17. A 4 acre piece of arable land, currently ploughed, on the west side of the Clerk of Work’s House. (Value £2)
18. Two areas of pasture land totalling 6 acres on the south side of the Church. (Value £3)
19. Several distinct buildings and Houses are spread over an area of 11 acres called the King’s Closes, close to the Chief Mansion, Courthouse, Common Street, Church and Churchyard. The Dog House and Clerk of Works House are in good repair and not ready to be demolished. (Value £8)
20. All the stone buildings associated with the Brewhouse, 82ft by 60ft, containing 2 distinct, tiled roofs, in a good state of repair and not ready for demolition, fit to be turned into habitable rooms, together with ½ acre of ground on the south end of the Greyhound, and with Jeremiah Gawen’s land and Star Inn to the west. (Value £3)
21. All the brick buildings called the Coachhouse and John Reade’s Smithy and Forge, measuring 56ft by 20ft, in a good state of repair, set in ½ acre of ground. (Value £20)

During the Commonwealth period there is scant evidence of any racing being staged in Newmarket, a ban possibly being in place on religious grounds or because Cromwell did not trust large gatherings of people who could have used the occasion to plot against him. It was not that Cromwell was against racing, as he had been brought up in a family which enjoyed racing. He lived on the Hinchingbrooke Estate, and during his childhood racing was staged on the estate on numerous occasions, and given that James I was a frequent visitor to Hinchingbrooke, he would have attended some of those races. Cromwell enjoyed the breeding side of racing and would have had his own stud, including one at Dinsdale, Yorkshire, but it was his fear of the people rising up against him that led him to act and take draconian measures. State Council meetings on 13th February 1650 and 14th January 1651 both ordered bans on horse racing, while letters were sent to sheriffs and Militia Commissioners instructing them to curtail horse races and cock-fighting, as enemies of the State were using them as a pretence for holding conferences to plot against the State. The only record of a meeting in Newmarket was in November 1652, while after 3rd July 1654 Cromwell made a point of issuing a ban, renewed every 6 months, which lasted until racing regained its popularity only after the Monarchy was restored. On 3rd September 1658 Oliver Cromwell died and was replaced by his son Richard, but his time at the helm was short-lived.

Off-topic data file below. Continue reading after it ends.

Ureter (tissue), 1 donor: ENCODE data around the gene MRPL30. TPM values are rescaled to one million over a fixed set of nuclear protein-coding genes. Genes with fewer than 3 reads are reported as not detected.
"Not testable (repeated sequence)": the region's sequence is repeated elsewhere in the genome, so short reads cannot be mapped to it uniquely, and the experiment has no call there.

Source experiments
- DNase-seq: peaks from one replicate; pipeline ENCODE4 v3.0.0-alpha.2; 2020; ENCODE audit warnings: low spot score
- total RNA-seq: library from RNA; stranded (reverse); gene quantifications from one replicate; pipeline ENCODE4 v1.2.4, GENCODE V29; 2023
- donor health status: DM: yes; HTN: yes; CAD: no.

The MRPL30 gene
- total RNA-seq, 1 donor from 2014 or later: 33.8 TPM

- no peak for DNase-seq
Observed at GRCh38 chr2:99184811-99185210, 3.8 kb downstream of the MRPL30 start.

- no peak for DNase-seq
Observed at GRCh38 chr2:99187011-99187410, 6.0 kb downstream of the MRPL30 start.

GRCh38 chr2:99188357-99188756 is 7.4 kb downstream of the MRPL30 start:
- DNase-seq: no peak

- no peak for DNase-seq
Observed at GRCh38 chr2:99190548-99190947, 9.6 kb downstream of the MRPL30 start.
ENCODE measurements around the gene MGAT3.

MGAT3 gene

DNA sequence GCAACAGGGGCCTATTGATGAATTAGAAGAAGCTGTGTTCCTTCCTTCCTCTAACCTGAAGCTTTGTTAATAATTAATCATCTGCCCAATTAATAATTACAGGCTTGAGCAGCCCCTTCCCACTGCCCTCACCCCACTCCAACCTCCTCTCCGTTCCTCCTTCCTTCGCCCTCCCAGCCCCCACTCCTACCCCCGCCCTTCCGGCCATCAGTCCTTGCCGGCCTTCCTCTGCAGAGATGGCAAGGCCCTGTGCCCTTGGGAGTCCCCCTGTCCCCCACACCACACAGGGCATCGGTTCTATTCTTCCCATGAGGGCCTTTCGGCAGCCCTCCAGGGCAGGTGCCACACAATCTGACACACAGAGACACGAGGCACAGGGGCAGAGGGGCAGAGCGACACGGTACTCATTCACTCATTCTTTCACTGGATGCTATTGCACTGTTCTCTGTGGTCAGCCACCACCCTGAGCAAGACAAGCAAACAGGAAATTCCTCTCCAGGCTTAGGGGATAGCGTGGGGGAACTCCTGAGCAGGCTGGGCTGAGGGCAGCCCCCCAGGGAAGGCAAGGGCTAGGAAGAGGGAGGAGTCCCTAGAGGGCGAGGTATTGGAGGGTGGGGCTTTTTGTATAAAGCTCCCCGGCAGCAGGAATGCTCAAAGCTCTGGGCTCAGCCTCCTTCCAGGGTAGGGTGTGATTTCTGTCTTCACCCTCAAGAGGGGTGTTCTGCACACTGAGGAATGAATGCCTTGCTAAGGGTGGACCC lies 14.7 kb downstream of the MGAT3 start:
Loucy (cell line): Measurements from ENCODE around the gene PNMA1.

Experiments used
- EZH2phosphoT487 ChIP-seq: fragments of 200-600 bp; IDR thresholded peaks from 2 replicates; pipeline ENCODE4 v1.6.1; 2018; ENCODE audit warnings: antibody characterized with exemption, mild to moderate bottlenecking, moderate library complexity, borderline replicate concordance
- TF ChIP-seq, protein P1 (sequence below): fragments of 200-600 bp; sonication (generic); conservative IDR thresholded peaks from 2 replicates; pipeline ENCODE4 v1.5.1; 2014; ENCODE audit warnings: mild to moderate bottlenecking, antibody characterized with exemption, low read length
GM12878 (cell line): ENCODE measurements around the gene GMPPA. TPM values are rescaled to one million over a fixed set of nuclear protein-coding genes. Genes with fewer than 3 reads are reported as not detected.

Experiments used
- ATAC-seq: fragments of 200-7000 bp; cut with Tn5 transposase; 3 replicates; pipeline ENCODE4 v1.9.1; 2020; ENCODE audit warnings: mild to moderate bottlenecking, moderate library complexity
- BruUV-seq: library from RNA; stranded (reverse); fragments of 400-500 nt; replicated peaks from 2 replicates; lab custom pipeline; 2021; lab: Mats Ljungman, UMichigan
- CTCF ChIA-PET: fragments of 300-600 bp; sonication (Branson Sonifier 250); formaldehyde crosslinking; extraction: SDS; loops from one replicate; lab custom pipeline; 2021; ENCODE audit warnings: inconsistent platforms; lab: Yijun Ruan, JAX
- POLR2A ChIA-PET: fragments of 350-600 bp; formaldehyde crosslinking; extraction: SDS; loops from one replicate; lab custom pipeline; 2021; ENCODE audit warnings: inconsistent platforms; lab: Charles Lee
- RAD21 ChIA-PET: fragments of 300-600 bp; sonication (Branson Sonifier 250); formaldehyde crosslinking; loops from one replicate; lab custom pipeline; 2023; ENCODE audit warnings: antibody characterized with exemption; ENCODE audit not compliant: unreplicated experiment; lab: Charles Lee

Question 4 When was the Palace II land brought back into Crown control, having been sold for £1722 in April 1650?
1660 Charles II

The Restoration of the Monarchy and reign of King Charles II began on 29th May 1660 and with it a new chapter in the history of horse racing in Newmarket. Robert Ford, former 'Keeper of the King's Newmarket Palace II' for Charles I, contacted Charles II with a request to be reinstated as 'Keeper of the relics and ruins of Palaces I & II', a request which Charles II agreed to on 13th August 1660, making Ford custodian of the ruins and royal gardens at 2 shillings per day. One of the most urgent tasks, as far as King Charles II was concerned, was to have the Royal Stables repaired, so in 1661 John Boyspole was appointed 'Surveyor of the Royal Stables', and advanced £800 to carry out the repairs, an undertaking which took more than 2 years. In the early 1660s the stables in Newmarket housed 43 stallions, colts or racers and 31 hunting horses looked after by 43 grooms in total, and ridden by 4 principal Royal jockeys, Peter Alliband, George Horniblowe, William Burgany and John Smith.